Yellow Crazy Ants Cause Chaos In India villages
Hundreds of people who live in seven villages in the southern Indian state of Tamil Nadu say they are reeling from an infestation of yellow crazy ants.
These insects, they say, attack their livestock and affect crop yields, putting their livelihoods in danger.
Yellow crazy ants are among the world’s worst invasive species, according to the International Union for Conservation of Nature.
They don’t bite or sting but spray formic acid, which can cause reactions.
These ants – their scientific name is Anoplolepis gracilipes – are usually found in tropical and subtropical regions. They move in an erratic, uncoordinated way, with their movement becoming more frantic when disturbed.
Experts say these ants proliferate quickly and can “do a large amount of damage to native wildlife”. Many parts of Australia have reported infestations of these insects.
Dr Pronoy Baidya, an entomologist who has done research on yellow crazy ants, says they are an “opportunistic species”.
“They don’t have any diet preferences. They eat anything and everything,” he says, adding that they also prey on other ant species, bees and wasps.
The affected villages in Tamil Nadu are situated in a hilly region around the Karanthamalai forest in Dindigul district. Most people here are farmers or cattle owners.
“As soon as we go near the forest, the ants climb on us, causing irritation and blisters. We can’t even carry water to drink as they swarm that too. We don’t know what to do,” says Selvam, a 55-year-old farmer.
The villagers told BBC Tamil that they have seen these ants in the forest over the past few years. But this is the first time they have appeared in such large numbers in the villages, throwing life out of gear.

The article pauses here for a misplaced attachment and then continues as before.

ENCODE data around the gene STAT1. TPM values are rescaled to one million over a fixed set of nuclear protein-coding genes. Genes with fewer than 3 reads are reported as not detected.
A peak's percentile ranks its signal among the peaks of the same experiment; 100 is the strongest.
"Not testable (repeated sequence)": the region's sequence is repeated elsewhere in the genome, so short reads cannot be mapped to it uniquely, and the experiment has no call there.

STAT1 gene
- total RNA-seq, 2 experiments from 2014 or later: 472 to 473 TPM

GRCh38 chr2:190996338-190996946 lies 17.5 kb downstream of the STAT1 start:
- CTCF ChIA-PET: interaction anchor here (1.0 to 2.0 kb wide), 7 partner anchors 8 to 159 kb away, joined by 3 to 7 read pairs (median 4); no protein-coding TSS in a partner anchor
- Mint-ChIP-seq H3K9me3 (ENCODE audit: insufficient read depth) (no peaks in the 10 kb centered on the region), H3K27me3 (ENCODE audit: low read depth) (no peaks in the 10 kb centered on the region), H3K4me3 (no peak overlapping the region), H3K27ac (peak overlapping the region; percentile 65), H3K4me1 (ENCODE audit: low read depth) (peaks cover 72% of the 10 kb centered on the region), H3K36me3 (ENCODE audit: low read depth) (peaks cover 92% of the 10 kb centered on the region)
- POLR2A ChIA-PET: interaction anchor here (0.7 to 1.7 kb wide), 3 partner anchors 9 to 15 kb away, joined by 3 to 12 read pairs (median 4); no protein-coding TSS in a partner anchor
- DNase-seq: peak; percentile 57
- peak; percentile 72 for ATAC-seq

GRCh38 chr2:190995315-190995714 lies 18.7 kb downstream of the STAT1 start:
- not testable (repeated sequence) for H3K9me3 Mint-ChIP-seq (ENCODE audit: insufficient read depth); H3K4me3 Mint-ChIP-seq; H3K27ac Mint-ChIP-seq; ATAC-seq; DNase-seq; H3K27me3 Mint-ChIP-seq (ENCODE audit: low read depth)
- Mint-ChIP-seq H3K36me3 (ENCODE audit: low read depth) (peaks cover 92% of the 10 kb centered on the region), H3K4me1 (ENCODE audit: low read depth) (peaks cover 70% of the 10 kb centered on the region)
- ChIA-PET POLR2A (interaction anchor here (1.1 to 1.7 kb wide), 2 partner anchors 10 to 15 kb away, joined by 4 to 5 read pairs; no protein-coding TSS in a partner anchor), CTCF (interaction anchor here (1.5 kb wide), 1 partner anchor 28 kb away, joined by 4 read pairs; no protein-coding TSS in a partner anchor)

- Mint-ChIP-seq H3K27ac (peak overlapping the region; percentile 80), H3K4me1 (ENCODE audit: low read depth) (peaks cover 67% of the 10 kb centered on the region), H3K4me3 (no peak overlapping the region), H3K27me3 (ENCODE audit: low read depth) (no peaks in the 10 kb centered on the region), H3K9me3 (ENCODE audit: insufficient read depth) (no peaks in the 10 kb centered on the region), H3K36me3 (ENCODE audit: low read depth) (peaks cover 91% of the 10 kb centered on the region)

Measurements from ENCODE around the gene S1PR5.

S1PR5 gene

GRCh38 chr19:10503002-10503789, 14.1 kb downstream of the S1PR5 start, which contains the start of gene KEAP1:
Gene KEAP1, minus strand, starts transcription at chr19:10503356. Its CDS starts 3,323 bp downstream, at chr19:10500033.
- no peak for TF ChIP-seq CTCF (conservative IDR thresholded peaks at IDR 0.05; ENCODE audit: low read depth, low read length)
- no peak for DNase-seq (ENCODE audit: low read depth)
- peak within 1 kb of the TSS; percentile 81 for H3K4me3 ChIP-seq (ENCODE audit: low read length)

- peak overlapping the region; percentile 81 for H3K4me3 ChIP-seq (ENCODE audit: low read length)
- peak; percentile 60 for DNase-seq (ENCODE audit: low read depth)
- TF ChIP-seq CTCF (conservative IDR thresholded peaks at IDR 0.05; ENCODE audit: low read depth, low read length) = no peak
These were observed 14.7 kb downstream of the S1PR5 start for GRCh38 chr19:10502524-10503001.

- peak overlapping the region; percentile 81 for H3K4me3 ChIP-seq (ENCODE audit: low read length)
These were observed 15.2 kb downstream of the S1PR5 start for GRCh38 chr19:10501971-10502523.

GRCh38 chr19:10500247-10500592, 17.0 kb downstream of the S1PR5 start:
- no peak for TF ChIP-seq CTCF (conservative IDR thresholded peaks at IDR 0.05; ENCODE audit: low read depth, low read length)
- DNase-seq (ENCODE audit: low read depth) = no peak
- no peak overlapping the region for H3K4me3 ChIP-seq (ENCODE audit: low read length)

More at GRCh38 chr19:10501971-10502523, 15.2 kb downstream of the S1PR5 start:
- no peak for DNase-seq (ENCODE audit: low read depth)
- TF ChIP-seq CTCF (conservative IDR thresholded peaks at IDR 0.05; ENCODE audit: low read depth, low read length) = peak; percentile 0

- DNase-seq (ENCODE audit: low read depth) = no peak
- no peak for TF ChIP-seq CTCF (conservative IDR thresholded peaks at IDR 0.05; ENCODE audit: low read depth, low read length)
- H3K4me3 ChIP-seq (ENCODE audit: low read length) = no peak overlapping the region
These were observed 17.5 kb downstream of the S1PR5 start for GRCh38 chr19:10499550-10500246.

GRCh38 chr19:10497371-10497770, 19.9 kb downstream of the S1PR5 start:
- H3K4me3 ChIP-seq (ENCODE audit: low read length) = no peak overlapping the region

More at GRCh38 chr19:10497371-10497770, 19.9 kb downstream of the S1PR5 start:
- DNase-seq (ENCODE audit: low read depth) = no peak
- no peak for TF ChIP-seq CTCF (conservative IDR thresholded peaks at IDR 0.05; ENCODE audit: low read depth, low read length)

Cattle herders who lived near the forest say they have vacated their settlements due to the infestation.
“Since my house was infested with these ants, I left and came [to the village].
We are not able to control them, their numbers keep increasing,” says Nagammal, whose goats were attacked by the ants.
Local forest officer Prabhu told BBC Tamil that he has ordered officials to “conduct a thorough survey and submit a report”.
“I can comment on this only after getting the report,” he said.
Dr Singamuthu, a government veterinary doctor, told BBC Tamil that the ants “look like normal ants”.
“We do not know why they have spread. We also do not understand how to control them. We cannot say with certainty that this is the reason for the problems faced by humans and cattle,” he says, adding that villagers have been asked not to send their cattle into the forest for grazing.
Villagers, meanwhile, have alleged that their livestock and even snakes and rabbits have died after being attacked by these ants.
Dr Baidya said that the formic acid sprayed by hundreds of ants may have affected the eyes of the animals, but adds that “it is not recorded whether they specifically target the eyes”. In humans, he says the acid can cause allergic reactions but may not be life-threatening.
Experts are worried that proliferation of these insects could affect the ecology of the region.
When these ants first invaded Australia’s Christmas Island, they displaced native ants by attacking them and taking over their food sources, Dr Baidya says. They have also killed millions of red crabs on the island by blinding and incapacitating them.
Dr Priyadarshan Dharmarajan, an entomologist who works with a conservation group, says these ants have a symbiotic relationship with aphids, which are sap-sucking insects that can harm crops.
“They feed on the milk-like substance produced by aphids, which are not good for crops,” he says.
Dr Dharmarajan says the problem may have worsened now due to steadily rising temperatures.
“When the environmental temperature increases, their metabolic rate also increases, causing them to eat more. That could be a reason,” he says, adding that this can’t be confirmed without data.
“We have to collect more data regarding weather patterns in the areas of infestation and analyse it.”